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What's a university for?

Graduation ceremony at Portsmouth University. Photo edella/iStockphoto.com

The government is trying to turn academia into a machine for facilitating personal gain…

At this critical point in Britain’s history there are two competing visions of what a university is for. One vision says it is about a collective good for society and the other vision says it is about individual gain. And as a people – not just students and academics – we need to decide which side we are on.

The government has already set out its vision for the individual option in the Higher Education White Paper called “Success as a knowledge economy” and the associated legislative programme for the next session of parliament. Despite many universities in this country having been originally funded by public subscription, and whose Charters uphold the defence of public education, there is no real opposition to this White Paper coming from vice chancellors or university managements.


Opposition is coming from the University and College Union, the National Union of Students, the Council for the Defence of British Universities and a range of other organisations who have set down the wider societal benefits in a booklet they are calling The Alternative White Paper. They summarise these by saying that the role of universities is:

• Educating the next generation of the population

• Carrying out research to address social and scientific challenges

• Maintaining an independent platform for research into society and science to facilitate democratic debate.

The final bullet point is very important as in recent years the term “academic freedom” has been degraded to mean allowing individual academics to state an opinion. It is much more. It is about the independence of scientific inquiry, commentary and teaching, all of which can be threatened by the state and corporate interests.

In contrast the government puts the market at the heart of the system and relegates the student to an individual consumer of higher education with loans functioning as a voucher to present at a university of choice (if the student has the grades required).


In 2015 the government retrospectively altered the interest rates for students who took out loans after 2012. There is finally a growing awareness of this mis-selling scandal and the impact of imposing a debt culture on young people. The National Union of Students has declared its opposition to the White Paper and the start of the autumn term will see growing action from students.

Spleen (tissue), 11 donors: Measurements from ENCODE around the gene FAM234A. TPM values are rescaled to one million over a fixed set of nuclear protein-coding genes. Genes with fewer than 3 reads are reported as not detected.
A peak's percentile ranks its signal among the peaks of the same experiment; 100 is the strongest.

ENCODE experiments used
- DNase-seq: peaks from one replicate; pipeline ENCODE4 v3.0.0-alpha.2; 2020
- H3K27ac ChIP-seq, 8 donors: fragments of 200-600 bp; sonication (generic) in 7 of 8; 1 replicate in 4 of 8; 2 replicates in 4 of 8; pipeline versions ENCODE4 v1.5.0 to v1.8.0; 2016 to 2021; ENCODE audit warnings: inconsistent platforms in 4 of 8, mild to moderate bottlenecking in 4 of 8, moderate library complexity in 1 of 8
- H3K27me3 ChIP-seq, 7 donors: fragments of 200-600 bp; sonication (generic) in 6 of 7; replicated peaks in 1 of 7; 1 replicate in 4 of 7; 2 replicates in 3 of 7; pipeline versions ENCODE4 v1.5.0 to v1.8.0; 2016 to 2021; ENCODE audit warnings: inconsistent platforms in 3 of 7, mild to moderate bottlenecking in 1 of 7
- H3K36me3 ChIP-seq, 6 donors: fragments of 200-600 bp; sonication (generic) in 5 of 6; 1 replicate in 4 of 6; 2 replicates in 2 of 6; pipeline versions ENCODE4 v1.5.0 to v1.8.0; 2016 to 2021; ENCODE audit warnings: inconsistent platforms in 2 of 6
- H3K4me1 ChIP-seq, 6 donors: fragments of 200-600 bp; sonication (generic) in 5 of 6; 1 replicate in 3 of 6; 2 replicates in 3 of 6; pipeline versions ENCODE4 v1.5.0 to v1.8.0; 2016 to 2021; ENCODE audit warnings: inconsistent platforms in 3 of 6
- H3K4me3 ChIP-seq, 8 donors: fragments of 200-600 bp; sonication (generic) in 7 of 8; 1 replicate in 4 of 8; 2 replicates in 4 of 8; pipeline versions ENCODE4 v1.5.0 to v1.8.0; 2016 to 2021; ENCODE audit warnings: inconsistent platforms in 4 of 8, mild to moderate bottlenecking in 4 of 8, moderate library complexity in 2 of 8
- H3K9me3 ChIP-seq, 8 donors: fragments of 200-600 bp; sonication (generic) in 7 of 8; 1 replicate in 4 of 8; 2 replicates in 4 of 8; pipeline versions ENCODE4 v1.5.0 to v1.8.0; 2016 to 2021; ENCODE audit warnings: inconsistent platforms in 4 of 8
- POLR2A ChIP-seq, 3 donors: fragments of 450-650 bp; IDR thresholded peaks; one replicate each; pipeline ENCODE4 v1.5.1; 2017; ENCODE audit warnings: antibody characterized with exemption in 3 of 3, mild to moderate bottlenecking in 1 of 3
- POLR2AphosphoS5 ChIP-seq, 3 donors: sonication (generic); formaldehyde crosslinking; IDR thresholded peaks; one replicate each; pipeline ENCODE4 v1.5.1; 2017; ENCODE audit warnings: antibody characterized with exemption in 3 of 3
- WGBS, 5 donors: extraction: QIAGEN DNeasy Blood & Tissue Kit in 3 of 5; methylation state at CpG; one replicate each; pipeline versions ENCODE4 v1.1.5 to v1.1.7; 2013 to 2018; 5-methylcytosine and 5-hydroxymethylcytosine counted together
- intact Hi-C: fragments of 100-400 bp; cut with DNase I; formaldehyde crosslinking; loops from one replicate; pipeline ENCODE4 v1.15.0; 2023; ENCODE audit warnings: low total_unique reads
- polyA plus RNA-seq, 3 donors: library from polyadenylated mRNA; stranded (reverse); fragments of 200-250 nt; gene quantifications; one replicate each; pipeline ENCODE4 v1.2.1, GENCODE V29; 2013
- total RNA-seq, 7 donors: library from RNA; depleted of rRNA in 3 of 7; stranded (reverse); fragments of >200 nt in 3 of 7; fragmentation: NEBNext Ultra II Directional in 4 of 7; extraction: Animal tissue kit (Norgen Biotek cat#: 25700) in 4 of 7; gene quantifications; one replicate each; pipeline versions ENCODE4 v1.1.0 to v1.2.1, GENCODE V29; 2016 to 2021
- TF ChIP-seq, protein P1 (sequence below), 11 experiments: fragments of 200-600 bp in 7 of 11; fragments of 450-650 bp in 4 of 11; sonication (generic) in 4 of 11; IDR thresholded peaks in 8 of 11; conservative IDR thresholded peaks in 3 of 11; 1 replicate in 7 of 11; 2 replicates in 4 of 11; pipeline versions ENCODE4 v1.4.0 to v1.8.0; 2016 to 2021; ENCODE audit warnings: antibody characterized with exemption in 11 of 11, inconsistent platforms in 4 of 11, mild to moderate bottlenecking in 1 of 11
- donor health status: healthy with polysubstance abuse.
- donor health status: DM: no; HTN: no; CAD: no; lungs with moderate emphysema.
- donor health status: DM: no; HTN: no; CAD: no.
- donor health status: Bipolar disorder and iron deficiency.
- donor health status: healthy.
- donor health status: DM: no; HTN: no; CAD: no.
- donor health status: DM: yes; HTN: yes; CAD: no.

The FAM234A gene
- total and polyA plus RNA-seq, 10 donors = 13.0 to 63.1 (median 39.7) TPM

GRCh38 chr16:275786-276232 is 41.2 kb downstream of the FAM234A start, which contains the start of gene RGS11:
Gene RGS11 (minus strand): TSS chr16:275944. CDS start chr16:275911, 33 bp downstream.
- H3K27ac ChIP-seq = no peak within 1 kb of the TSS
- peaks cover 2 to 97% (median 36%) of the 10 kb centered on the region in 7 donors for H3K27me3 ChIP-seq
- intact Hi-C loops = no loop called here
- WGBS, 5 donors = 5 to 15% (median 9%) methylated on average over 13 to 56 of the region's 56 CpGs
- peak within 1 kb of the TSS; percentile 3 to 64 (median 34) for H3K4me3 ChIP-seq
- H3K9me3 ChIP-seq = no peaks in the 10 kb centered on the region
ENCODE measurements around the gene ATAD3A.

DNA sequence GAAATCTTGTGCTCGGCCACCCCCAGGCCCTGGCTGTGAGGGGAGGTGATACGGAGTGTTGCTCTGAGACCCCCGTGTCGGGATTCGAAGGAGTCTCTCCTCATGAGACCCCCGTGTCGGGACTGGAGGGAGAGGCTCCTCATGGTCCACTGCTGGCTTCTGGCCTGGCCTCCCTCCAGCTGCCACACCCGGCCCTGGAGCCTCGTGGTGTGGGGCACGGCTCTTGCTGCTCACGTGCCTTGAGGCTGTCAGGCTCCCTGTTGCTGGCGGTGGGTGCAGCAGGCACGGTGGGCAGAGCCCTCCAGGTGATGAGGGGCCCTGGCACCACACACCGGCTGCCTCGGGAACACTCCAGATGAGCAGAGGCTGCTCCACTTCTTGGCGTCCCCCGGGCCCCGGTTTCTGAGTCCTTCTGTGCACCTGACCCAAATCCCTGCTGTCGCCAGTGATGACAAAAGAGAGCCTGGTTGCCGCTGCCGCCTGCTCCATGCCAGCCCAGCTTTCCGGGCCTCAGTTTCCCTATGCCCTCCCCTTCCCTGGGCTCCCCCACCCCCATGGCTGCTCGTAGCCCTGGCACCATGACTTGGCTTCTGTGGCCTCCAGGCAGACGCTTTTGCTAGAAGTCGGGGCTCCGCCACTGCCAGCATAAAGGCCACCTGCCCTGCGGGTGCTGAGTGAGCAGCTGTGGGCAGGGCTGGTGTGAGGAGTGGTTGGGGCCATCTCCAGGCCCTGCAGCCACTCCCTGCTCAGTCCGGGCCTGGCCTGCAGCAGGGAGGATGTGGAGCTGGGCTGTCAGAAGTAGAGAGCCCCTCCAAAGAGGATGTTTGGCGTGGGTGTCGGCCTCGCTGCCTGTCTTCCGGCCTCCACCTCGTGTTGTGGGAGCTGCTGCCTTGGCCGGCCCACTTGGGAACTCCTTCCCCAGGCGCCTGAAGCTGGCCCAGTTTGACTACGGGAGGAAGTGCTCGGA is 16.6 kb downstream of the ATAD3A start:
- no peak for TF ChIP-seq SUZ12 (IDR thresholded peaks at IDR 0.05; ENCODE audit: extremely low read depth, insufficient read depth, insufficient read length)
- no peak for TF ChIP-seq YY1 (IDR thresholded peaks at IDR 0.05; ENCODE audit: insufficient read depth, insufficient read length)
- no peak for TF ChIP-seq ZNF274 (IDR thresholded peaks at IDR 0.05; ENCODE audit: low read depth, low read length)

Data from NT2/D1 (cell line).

‘The term “academic freedom” has been degraded.’

The White Paper proposes new measures to increase competition within the higher education sector and facilitates the entry of private providers. The big change from the Green Paper is that these providers will be able to offer their own degrees from day one, albeit on a probationary basis, and apply for full university title after only three years.

The government is also proposing to reduce the current minimum number of students threshold of 1,000 required when a provider applies for a university title. In short, the government is seeking to re-define the “university” so that it no longer has to cater for a range of subjects or combine teaching with research.

Moreover these new for-profit providers will be able to charge tuition fees of up to £9,000 (i.e. a direct transfer of our taxes to a private provider) and the precedent already set means that whoever is managing the student loan book will have the powers to change interest rates at will and reclaim that loan by any means.

To entice students into debt, the government has said that student loans are wiped off after 30 years – but this could easily change. New Zealand has just passed legislation to recover student debt from your estate after death!


• The alternative White Paper called “ In defence of Public Higher Education: Knowledge for a Successful Society” is available from https://heconvention2.wordpress.com/alternative/